Write Around the World: It’s Cold Out There

We can’t have moral obligations to every single person in this world.

We have moral obligations to those who we come up against,

who enter into our moral space, so to speak.

That means neighbors, people we deal with, and so on.
Alexander McCall Smith

It’s cold out here. In fact, it’s freezing. I can hardly tap out a message on my phone and I’m wondering why I didn’t bring gloves.

She lies on the pavement, wrapped in a coat, scarf and beanie. I think it’s a woman, due to the shape of her body, but I’m not sure.

People step around her. She’s lying at the entrance of a food market. Inside, it’s warm. People are buying fresh ground coffee from an Aussie-owned cafe. There are acai bowls, green bowls, and other hipster-inspired nutritional foods, sold at a premium.

It’s busy. We all can’t wait to sip on that smooth coffee made with organic milk and chow down on some of that cool, superfood goodness.

The chill retreats from my hands and I eat my fill. The hotel I’m staying at is down the street. If I carry my coffee back, it’ll keep my hands warm.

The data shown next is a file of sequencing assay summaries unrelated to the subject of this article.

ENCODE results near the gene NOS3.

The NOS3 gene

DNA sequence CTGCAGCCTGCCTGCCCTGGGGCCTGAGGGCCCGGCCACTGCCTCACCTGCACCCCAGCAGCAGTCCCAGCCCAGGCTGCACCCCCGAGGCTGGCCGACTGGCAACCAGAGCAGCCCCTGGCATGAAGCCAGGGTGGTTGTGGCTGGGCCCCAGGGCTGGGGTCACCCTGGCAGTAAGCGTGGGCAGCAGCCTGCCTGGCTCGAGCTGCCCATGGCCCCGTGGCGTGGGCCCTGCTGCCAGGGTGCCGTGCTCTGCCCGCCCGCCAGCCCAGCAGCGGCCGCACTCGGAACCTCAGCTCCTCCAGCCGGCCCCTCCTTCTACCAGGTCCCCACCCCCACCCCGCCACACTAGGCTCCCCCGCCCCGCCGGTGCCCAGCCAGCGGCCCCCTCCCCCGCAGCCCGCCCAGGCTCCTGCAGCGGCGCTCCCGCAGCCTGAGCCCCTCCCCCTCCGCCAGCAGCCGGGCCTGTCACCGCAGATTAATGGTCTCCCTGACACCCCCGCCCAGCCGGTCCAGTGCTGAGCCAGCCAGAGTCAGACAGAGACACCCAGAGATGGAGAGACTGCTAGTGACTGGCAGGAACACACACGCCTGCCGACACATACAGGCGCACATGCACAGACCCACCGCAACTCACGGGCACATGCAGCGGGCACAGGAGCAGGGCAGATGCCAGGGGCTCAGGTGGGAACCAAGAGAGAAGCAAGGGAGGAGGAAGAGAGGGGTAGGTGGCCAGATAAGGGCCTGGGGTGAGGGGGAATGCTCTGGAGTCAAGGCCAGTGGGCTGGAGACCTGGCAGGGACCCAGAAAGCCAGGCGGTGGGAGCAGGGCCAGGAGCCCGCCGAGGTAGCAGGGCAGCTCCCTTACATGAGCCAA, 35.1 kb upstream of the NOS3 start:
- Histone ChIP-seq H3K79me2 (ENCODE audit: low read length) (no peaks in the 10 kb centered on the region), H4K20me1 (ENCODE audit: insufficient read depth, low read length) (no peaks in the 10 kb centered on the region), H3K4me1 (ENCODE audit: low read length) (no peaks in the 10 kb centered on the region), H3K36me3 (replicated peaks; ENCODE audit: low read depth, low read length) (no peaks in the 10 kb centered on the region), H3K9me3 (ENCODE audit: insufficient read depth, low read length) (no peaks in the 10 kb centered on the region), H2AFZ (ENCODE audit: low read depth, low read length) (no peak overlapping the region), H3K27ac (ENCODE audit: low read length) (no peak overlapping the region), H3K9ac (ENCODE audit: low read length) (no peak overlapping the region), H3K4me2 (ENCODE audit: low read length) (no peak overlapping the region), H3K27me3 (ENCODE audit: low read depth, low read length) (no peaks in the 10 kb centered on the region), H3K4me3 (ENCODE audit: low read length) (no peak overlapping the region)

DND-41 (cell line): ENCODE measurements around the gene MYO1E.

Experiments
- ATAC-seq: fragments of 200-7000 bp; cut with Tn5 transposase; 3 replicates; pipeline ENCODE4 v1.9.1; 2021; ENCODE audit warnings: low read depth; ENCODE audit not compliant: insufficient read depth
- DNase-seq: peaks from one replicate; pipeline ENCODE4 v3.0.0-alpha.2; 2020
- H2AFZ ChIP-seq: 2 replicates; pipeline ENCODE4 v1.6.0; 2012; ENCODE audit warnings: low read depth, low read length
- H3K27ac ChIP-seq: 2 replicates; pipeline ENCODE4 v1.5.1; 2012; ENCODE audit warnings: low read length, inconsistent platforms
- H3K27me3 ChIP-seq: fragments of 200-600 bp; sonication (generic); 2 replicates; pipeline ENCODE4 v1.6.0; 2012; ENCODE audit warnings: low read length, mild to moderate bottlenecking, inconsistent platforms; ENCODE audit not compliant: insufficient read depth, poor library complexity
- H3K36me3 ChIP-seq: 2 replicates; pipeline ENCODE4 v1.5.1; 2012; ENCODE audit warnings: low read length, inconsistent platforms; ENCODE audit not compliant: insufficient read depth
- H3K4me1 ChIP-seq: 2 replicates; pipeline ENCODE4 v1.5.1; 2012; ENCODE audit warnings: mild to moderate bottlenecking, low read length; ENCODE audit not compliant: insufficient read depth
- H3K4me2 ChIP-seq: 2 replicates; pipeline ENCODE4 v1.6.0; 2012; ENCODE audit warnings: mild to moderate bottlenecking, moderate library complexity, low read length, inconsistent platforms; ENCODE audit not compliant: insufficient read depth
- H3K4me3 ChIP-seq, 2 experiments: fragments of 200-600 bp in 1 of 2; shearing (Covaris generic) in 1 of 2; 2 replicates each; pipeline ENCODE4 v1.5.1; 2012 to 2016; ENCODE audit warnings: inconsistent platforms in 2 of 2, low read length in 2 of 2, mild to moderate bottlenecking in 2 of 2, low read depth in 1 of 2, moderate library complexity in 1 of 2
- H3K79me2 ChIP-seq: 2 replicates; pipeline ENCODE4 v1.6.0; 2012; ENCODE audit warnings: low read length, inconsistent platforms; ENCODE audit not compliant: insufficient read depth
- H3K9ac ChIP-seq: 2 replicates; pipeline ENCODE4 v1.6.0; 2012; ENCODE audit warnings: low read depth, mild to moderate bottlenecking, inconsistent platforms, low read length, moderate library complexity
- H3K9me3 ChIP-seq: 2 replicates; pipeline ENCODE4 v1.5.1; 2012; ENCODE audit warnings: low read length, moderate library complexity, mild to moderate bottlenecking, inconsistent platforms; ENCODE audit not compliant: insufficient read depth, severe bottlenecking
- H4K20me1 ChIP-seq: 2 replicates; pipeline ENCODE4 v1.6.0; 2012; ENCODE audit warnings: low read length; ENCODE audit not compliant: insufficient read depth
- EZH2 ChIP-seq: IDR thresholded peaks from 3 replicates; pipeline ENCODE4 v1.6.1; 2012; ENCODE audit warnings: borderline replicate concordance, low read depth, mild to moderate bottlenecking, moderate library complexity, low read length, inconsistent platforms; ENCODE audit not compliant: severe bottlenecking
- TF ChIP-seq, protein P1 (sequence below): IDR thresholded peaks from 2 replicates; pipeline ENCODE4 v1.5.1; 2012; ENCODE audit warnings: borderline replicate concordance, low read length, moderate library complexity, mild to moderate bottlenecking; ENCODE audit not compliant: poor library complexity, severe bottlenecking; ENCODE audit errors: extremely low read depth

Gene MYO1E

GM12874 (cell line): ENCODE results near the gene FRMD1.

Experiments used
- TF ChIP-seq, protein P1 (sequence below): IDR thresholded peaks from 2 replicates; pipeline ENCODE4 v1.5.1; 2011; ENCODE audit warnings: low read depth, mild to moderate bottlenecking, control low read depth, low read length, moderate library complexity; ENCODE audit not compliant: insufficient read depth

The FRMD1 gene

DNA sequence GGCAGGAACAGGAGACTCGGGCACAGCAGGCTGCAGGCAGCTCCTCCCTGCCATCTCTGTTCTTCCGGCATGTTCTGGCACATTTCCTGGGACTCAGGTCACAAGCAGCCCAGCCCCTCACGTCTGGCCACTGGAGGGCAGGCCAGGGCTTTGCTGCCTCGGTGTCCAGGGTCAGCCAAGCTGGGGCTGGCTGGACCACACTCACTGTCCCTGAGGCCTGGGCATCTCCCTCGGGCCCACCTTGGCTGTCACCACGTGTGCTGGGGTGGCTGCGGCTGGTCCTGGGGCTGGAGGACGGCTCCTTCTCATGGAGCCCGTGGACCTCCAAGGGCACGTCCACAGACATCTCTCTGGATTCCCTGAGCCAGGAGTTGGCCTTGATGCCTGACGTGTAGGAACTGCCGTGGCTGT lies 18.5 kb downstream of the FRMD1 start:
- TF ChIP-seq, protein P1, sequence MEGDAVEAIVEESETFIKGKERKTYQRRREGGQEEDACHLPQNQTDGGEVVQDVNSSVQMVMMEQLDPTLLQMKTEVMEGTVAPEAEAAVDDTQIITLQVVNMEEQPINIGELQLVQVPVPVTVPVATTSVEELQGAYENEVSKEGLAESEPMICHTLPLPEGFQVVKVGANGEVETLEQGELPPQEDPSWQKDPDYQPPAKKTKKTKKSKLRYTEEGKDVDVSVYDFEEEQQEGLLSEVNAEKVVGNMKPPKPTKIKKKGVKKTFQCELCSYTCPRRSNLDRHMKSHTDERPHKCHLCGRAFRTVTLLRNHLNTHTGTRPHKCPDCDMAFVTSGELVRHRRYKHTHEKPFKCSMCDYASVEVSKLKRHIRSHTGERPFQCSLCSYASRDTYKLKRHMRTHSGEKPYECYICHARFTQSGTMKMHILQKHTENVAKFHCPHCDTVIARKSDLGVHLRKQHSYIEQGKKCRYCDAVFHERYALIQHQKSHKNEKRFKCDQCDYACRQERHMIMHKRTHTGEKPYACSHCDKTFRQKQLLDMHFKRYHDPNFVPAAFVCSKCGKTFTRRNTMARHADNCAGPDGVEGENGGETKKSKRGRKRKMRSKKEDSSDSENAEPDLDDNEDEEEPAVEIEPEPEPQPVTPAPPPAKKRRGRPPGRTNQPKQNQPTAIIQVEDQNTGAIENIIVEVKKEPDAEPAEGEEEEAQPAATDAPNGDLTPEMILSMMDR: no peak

I step out into the chill of an early spring morning in New York. She’s still there. She doesn’t have a sign or a cup to put money in.

How do I love her? The gospel tells to love my neighbour. She’s my neighbour, she lives two doors down the pavement from me. She is in my moral space.

Shame creeps over me and sours my stomach. Shame of having more than most. Shame of having a warm bed to rest in. Shame of walking the extra distance to avoid the nasty drip coffee on offer at the hotel. Shame accompanied me the rest of the day.

I put one-dollar notes and coins in my pocket, ready to give when someone asks me for money.

‘God bless you,’ they say.

‘God bless you,’ I say back and shame overwhelms me again.

I bless them with a dollar or a few coins and they bless me with a blessing. They anoint my head with oil and I walk on.


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